U.S. concerned with China's attempts to influence Taiwan elections
ROC Central News Agency
Taipei, Nov. 22 (CNA) The United States is concerned by China's attempts to influence Taiwan's upcoming presidential and legislative elections through different means, the American Institute in Taiwan (AIT) said Friday, as it urged the Taiwanese people to be vigilant over such efforts.
"As to the elections, of course, we are aware that China is attempting to apply pressure through various means on Taiwan, and it is an attempt to influence Taiwan's democratic process," AIT Director Brent Christensen said during a press event held at the AIT's Taipei Office.
Christensen also warned that the U.S. regards any effort to determine the future of Taiwan by other than peaceful means, including boycotts and embargoes, as a threat to peace and security in the Western Pacific and of great concern to the U.S.
Answering media questions on election related issues, Christensen said the U.S. believes that "malign actors" are using disinformation campaigns to make the Taiwanese people lose faith in democratic institution.
"Obviously, we must all remain vigilant as the U.S. and Taiwan face the challenge of combating disinformation and cultivating media literacy," Christensen said, adding that Washington and Taipei have been working very closely to combat disinformation efforts.
Meanwhile, Christensen said the U.S. has confidence that Taiwan's upcoming elections will be judged free, fair and credible by the people of Taiwan.
He also emphasized that the U.S. engages with all the major parties in Taiwan on an equal footing and will work with any leader elected by the Taiwanese people.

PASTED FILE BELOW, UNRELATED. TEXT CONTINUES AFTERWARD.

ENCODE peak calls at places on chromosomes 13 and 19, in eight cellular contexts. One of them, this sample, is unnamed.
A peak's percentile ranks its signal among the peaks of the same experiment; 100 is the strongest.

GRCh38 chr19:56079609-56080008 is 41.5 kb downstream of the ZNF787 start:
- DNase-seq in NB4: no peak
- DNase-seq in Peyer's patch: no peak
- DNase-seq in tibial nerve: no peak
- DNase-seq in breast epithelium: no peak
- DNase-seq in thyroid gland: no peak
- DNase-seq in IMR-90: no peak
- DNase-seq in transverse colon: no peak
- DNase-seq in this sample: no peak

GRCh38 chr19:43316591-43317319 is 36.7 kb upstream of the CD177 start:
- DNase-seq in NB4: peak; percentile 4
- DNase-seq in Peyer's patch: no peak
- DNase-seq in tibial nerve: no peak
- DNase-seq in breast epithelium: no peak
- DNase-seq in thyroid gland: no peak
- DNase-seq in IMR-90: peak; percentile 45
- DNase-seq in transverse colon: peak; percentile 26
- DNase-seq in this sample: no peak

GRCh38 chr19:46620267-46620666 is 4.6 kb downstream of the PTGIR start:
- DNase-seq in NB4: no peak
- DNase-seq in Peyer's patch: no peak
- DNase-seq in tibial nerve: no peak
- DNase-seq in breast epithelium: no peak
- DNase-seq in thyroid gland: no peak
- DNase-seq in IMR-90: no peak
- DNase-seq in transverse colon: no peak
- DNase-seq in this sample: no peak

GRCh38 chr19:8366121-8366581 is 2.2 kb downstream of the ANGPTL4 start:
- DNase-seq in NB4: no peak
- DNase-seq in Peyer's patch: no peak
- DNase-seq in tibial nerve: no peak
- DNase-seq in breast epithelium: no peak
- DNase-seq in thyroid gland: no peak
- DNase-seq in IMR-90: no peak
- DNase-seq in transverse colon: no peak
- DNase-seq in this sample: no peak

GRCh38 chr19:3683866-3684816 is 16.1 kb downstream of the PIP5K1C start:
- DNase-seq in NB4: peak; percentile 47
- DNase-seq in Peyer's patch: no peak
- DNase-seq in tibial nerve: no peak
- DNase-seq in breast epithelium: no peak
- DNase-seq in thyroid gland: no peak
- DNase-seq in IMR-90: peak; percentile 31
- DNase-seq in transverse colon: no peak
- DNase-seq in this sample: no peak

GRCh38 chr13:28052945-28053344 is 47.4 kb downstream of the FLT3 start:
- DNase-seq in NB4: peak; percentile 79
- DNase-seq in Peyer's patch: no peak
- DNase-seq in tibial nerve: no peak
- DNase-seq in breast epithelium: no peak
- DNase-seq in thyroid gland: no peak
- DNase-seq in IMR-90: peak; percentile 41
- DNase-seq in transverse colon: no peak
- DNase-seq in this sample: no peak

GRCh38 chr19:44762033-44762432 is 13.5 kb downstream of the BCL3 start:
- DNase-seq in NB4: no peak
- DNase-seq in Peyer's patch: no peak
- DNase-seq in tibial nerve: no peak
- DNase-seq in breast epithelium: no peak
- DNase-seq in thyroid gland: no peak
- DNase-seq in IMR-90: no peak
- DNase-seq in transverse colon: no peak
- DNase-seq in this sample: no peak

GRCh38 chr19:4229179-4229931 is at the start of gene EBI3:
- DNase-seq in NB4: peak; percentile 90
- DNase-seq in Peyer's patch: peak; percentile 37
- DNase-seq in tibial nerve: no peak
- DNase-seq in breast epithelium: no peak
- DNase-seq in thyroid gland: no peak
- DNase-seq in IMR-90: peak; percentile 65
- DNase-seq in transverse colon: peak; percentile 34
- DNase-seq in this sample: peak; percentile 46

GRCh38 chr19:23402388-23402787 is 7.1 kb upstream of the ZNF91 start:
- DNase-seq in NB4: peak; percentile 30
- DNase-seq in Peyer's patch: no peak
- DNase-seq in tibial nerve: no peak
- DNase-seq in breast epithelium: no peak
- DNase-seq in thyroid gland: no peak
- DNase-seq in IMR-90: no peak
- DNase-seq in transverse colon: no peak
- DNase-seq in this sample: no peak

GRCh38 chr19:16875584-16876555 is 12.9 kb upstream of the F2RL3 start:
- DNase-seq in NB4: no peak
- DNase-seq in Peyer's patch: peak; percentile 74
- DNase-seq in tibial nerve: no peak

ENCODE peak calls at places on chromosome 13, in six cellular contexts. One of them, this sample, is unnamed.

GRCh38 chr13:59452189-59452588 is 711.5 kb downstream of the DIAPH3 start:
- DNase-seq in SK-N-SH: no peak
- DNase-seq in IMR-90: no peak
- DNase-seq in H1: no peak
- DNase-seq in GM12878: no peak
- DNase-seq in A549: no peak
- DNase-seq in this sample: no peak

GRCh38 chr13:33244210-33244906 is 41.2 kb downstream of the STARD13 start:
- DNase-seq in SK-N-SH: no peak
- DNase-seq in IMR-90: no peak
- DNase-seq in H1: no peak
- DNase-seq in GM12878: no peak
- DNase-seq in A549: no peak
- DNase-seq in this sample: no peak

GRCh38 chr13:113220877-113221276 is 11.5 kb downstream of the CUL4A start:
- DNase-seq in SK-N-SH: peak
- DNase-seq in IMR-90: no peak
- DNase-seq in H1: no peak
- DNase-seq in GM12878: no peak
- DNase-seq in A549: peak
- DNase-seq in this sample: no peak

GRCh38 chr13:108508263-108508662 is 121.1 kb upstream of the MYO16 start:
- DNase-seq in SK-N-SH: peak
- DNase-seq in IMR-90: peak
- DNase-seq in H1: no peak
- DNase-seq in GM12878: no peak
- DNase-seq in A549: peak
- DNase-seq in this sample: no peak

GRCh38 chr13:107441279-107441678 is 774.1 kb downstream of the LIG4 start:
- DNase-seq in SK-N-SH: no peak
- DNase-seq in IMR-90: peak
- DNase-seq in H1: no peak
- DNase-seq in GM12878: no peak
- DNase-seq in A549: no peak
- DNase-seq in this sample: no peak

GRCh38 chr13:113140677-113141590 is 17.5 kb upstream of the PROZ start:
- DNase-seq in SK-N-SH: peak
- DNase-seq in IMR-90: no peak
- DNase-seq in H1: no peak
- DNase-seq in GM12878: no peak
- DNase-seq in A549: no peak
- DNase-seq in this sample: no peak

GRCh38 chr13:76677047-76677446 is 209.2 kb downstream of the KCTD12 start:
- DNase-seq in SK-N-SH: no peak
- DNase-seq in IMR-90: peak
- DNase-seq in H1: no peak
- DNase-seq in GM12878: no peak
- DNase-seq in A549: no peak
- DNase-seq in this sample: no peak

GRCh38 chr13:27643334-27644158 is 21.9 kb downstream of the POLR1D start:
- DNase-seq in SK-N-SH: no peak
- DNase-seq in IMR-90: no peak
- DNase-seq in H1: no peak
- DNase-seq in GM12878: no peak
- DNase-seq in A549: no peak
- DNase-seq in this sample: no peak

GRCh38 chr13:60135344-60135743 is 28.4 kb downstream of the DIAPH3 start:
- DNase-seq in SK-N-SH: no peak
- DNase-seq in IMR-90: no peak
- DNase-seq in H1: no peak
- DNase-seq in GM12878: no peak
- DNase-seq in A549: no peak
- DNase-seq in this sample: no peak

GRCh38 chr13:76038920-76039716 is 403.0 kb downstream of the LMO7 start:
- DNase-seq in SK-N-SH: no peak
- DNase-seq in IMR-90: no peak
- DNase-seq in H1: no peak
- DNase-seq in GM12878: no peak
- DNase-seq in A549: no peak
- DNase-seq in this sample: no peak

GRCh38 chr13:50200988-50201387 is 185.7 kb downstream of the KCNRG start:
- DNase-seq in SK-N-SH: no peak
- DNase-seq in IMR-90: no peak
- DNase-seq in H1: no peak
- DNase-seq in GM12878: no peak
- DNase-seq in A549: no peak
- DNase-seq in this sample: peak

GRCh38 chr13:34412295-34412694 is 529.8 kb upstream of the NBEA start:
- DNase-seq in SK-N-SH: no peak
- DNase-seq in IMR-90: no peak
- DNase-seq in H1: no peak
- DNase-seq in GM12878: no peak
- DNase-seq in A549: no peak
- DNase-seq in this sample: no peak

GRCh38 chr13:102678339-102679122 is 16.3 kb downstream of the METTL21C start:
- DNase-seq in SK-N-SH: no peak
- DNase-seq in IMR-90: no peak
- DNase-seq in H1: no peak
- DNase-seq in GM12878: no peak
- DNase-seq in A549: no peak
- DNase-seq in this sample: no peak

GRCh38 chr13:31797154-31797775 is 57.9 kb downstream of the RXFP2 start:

On Sunday, China's first home-made aircraft carrier, known as Type 002, sailed through the Taiwan Strait together with a battle group. The passage happened the same day the independence-leaning Democratic Progressive Party (DPP) announced its presidential ticket for the 2020 election.
Although Chinese navy spokesman Cheng Dewei (程德偉) said it was a testing and training mission and not directed at any specific target, some political analysts believe it was a warning to Taiwan.
On the other hand, Vincent Chen (陳文凡), Taiwan's deputy National Security Council (NSC) chief, said in October that Beijing is using social media, pro-China news media and internet celebrities in Taiwan to spread messages in an effort to influence Taiwan's elections.
The AIT press event was held primarily to announce the launching of its fourth Digital Dialogue project which solicits feedback from the people of Taiwan on what the U.S. and Taiwan should do to promote even closer ties.
"To participate, simply go to the AIT website and search for 'Digital Dialogues,'" Christensen said, adding that AIT, the de facto U.S. embassy in Taiwan, will hold a special forum to discuss the suggestions received at the end of January 2020.
In his prepared speech, Christensen lauded good people-to-people ties between the U.S. and Taiwan, citing data on tourism and academic exchanges.
He also reiterated his four key priorities as AIT director: promoting the U.S.-Taiwan security relationship, the U.S.-Taiwan economic and commercial relationship, Taiwan's greater role in the international community and U.S.-Taiwan people-to-people relations.
In terms of security, Christensen cited the U.S. Department of State's approval of arms sales worth US$10 billion over the past year, including 106 M1A2 Abrams tanks and 66 F-16V fighter jets, as proof of a strong bilateral security relationship.
(By Emerson Lim)
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